ENGL 3300-002 Baseball as Writing
- Henry Chadwick is the literary ancestor of all other baseball writers, pioneering scorekeeping, game reportage, and annual compendia of baseball stats and lore. Baseball lent itself readily to print. Games could be played in the afternoon and reported (or partially so) in evening papers. Box scores could be perused over coffee the next morning. The game, with its formulaic play, lends itself to verbal description.
- The Merriwell Brothers, Frank and Dick, played all sports for their high school and for Yale, as here in a 1906 dime novel. Gilbert Patten wrote the Merriwell stories under the pseudonym "Burt L. Standish."
- Ring Lardner is a major figure both in baseball journalism and baseball fiction. You Know Me Al featuring "busher" Jack Keefe bridged a gap between newspaper humor and book-length fiction. Lardner's Jack Keefe became a comic strip (with a curious overlay of motion-picture concepts).
- Great Chicago sportswriter Hugh Fullerton wrote for daily papers and national weeklies One has to pick through Shaun Payne's essay for glimpses of Fullerton's writing on the Black Sox, but it's worth it.
- The 1910s and 1920s were a Golden Age of sorts in the world of baseball journalism: Damon Runyon, Grantland Rice, Heywood Broun, and many others wrote for the "white" papers during segregation times. Sportswriter Sam Lacy (can you name the athletes flanking him in that picture?) was the best-known of the baseball writers for the "black" press, a champion of integration.
- MLB GameDay is not conceptually new. In the 1910s and 1920s, newspapers would erect giant graphic scoreboards to clue customers in to game action as it happened.
- Historic Baseball has a thumbnail sketch of some of the history of baseball broadcasting on radio. As with print, the predictable, visualizable plays and rhythms of the game supported rich verbal descriptions. In fact, announcers did not need to be present at games; they could re-create both action and selected sound effects using telegraphic feeds of games.
- Great baseball writing hardly disappeared after the second World War. Here is Red Smith of the New York Herald Tribune on a 1947 World Series game:
At the risk of shattering this gazette's reputation for probity, readers are asked to believe these things happened in Ebbets Field:
After 136 pitches, Floyd Bevens, of the Yankees, had the only no-hit ball game ever played in a World Series. But he threw 137 and lost, 3 to 2.
With two out in the ninth inning, a preposterously untidy box score showed one run for the Dodgers, no hits, ten bases on balls, seven men left on base, and two more aboard to be left. There are still two out in the ninth....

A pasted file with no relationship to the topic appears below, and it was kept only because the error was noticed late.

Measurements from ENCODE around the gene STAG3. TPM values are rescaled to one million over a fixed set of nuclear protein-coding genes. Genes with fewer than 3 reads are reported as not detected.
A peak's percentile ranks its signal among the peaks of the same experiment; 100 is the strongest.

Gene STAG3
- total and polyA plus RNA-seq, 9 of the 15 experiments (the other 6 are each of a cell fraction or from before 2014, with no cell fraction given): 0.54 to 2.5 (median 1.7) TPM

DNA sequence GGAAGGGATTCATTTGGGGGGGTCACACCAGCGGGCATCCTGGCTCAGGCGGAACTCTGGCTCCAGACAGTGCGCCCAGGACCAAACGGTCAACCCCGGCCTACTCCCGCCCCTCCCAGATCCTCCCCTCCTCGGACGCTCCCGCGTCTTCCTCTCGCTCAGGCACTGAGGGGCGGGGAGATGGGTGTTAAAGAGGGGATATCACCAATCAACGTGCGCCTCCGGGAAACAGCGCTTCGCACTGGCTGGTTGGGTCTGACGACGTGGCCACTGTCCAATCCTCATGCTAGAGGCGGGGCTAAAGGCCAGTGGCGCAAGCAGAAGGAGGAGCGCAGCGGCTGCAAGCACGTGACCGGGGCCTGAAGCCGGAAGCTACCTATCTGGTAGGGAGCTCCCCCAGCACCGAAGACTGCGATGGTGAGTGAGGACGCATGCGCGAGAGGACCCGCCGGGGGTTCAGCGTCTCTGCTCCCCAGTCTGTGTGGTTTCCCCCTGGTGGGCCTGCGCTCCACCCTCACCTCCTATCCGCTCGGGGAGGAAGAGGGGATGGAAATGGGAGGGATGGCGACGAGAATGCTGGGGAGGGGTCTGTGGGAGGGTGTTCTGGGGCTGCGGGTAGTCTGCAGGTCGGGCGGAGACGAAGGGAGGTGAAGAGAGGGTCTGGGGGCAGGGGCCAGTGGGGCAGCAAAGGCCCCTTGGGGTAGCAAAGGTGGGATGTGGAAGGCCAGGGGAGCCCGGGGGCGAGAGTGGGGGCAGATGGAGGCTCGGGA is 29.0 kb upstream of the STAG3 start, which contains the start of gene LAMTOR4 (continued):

In the ninth, Lindell pressed his stern against the left-field fence and caught a smash by Bruce Edwards. Jake Pitler, coaching for the Dodgers at first base, flung his hands aloft and his cap to the ground.
And finally, Bucky Harris, who has managed major-league teams in Washington, Detroit, Boston, Philadelphia and New York, violated all ten commandments of the dugout by ordering Bevens to walk Peter Reiser and put the winning run on base.
Lavagetto, who is slightly less experienced than Harris, then demonstrated why this maneuver is forbidden in the managers' guild.
Cookie hit the fence. A character named Al Gionfriddo ran home. Running, he turned and beckoned frantically to a character named Eddie Miksis. Eddie Miksis ran home.
Dodgers pummeled Lavagetto. Gionfriddo and Miksis pummeled each other. Cops pummeled Lavagetto. Ushers pummeled Lavagetto. Ushers pummeled one another. Three soda butchers in white caps ran onto the field and threw forward passes with their white caps. In the tangle Bevens could not be seen.
The unhappiest man in Brooklyn is sitting up here in the far end of the press box. The 'V' on his typewriter is broken. He can't write either Lavagetto or Bevens.
- But for our purposes, we will detour into the Guide to Baseball Fiction for a survey of the print literature of the game.
- The most influential post-war baseball nonfiction book was surely Jim Bouton's Ball Four, mild by "today's" standards because it helped create those standards: an uncensored look at the language, ethos, and antics of major-league baseball players.
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